Getting in trouble for mobile medical learning

Last year I gave my brother an iPad for his birthday since he was starting his rotations as a 3rd year medical student and I knew he would be doing more mobile learning since most of his time would be spent in the wards.

He had downloaded medical iBooks and other medical apps to help him on his clerkship rotations and the initial experiences with the iPad were great. He was using a logitech keyboard case (our favorite for physicians) and stated he hardly used his laptop anymore. He said his iPad was great for looking up clinical reference material during and inbetween rounds — enabling him to “learn on the go”.

When I checked in with him during his 3rd clerkship rotation, his enthusiam had markedly dampened.

He told me he had stopped using his iPad in his current rotation — citing a bad evaluation as the reason. When I read the evaluation I was shocked.  Apparently he was “relying on his iPad too much” during clinical rounds to look up information, and not relying enough on textbooks.  So the issue wasn’t looking up information — rather, he was looking up too much “electronic” information.

Reading between the lines, my suspicion is they felt he was using his iPad for “non-medical purposes”.

Obviously, this is just one anedcotal example. But this reminded me of an article I wrote a few months ago titled, “Do you avoid using your iPhone’s medical apps in the hospital for social reasons?”  In the article I discussed the social issues related to using an iPad and iPhone in the hospital. When you pick up a textbook people know exactly what you’re doing: Either pretending to read, or actually learning. When you pick up an iPad during rounds, you could be playing Angry birds or using it for clincal utility.

I’m not sure how to remedy a situation such as this. I think the onus is on the medical school for instilling a culture of mobility — this would prevent medical students and residents from feeling any sort of stigma associated with using mobile devices.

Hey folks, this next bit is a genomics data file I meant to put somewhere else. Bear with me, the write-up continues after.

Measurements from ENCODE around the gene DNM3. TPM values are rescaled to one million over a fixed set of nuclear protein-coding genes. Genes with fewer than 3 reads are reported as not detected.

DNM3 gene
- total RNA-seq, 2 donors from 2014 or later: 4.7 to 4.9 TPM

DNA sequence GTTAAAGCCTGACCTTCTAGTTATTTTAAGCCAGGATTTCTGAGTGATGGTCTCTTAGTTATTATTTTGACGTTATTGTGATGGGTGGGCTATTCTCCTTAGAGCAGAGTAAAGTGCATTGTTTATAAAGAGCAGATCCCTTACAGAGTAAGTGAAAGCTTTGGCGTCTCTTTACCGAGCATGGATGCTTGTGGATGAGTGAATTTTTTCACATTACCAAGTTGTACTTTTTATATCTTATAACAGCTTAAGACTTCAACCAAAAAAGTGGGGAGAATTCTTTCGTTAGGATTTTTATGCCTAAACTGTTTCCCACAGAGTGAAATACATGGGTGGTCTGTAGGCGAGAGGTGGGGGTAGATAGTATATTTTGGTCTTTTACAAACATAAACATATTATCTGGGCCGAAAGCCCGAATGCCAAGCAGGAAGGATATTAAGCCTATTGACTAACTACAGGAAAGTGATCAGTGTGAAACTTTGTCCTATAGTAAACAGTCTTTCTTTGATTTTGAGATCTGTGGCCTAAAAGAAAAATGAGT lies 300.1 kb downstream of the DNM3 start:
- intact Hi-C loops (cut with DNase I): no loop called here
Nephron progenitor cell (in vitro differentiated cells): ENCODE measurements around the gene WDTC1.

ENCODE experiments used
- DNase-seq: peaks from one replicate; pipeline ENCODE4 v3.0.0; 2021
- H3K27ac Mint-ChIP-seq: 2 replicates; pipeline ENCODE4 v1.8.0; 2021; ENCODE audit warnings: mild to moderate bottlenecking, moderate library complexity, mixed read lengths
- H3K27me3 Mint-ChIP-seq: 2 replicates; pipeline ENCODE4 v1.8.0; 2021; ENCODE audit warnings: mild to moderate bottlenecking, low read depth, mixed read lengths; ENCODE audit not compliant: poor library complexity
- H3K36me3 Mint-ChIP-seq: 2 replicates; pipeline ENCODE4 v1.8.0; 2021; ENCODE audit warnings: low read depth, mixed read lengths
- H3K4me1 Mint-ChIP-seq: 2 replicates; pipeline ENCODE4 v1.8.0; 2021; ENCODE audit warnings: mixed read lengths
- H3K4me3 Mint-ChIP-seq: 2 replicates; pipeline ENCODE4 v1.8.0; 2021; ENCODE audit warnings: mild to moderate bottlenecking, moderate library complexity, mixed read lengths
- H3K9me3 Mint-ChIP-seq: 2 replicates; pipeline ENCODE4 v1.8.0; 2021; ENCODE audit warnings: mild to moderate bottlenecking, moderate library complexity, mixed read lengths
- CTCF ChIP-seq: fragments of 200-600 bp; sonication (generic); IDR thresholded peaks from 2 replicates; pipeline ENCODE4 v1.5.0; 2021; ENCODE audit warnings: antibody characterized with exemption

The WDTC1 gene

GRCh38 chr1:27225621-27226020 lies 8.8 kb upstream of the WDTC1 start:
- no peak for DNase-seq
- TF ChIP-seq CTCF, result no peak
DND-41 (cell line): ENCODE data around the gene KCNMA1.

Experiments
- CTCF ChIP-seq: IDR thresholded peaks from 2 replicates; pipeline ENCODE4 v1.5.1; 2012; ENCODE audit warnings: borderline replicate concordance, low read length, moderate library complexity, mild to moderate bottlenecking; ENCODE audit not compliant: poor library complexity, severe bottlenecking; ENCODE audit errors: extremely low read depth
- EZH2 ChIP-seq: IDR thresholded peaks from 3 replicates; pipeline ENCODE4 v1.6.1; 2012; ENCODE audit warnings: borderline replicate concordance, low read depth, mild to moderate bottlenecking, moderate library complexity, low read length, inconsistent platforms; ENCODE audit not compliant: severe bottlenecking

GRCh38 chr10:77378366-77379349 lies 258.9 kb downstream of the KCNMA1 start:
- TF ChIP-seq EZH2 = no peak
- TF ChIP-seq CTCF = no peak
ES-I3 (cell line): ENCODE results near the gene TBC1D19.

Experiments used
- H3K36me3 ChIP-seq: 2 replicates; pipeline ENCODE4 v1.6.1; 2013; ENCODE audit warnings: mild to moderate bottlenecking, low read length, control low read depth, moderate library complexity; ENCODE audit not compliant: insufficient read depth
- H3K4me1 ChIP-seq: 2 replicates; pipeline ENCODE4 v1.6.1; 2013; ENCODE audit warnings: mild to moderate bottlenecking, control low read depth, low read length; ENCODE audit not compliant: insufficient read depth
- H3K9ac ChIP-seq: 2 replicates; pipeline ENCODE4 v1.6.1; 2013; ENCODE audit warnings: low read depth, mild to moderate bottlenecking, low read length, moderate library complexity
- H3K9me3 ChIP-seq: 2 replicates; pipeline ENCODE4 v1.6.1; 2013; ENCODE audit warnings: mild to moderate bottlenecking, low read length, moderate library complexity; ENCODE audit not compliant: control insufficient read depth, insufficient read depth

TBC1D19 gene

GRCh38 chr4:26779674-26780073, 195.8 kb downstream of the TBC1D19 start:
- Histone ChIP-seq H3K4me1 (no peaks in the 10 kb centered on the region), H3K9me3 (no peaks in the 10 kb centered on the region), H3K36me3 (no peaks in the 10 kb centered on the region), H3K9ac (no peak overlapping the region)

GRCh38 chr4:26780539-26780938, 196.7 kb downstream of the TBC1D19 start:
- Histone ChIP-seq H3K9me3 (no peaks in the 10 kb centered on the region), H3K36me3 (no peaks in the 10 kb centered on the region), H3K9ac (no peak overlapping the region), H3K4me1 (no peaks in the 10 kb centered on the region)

Iltifat Husain, MD

Founder, Editor-in-Chief of Assistant Professor of Emergency Medicine and Director of Mobile App curriculum at Wake Forest University School of Medicine. He is also the founder of iPrescribeApps, a platform for prescribing apps to patients. Dr. Husain has given lectures on digital medicine globally. He went to North Carolina State University for undergrad and went to medical school at Wake Forest School of Medicine.

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13 Responses to Getting in trouble for mobile medical learning

  1. steersbylitning January 20, 2013 at 10:49 am #

    I’m a medical librarian who support several residency programs. On Friday, the director of one of the programs asked that we help the residents get *into* the habit of quickly looking up information to help them during their practice, rather than leaving questions unanswered because it was not convenient to do so at the time. That is the antithesis of what you have reported with your brother’s medical school. The burden should be not on the format of learning material, but whether it is good quality evidence, and whether the answers that are being provided truly answer the question. Using mobile medical apps is truly the best way to get a quick answer, in my opinion. The emphasis needs to be on the quality of the information provided, and luckily, there are many good, evidence-based apps out there.

    • Iltifat Husain, MD January 20, 2013 at 10:52 am #

      great, great, great point! i think in general, a “culture of mobility” is important to foster as well.

  2. Marc-Emile Plourde January 20, 2013 at 5:12 pm #

    This is a multifaceted problem that probably only time will resolve. Lots of MDs tend to perceive electronically retrieved information as inferior to good old print. That being said, I think the main problem here is that people simply DO use their devices for non-medical reasons A LOT during the day.

  3. David Ahn, MD January 20, 2013 at 9:08 pm #

    great post, iltifat. the interesting thing is that I thought that was one of the strengths of the iPad (in that other people can see what you are looking at). Little did I realize that people can judge you even FOR looking up medical information.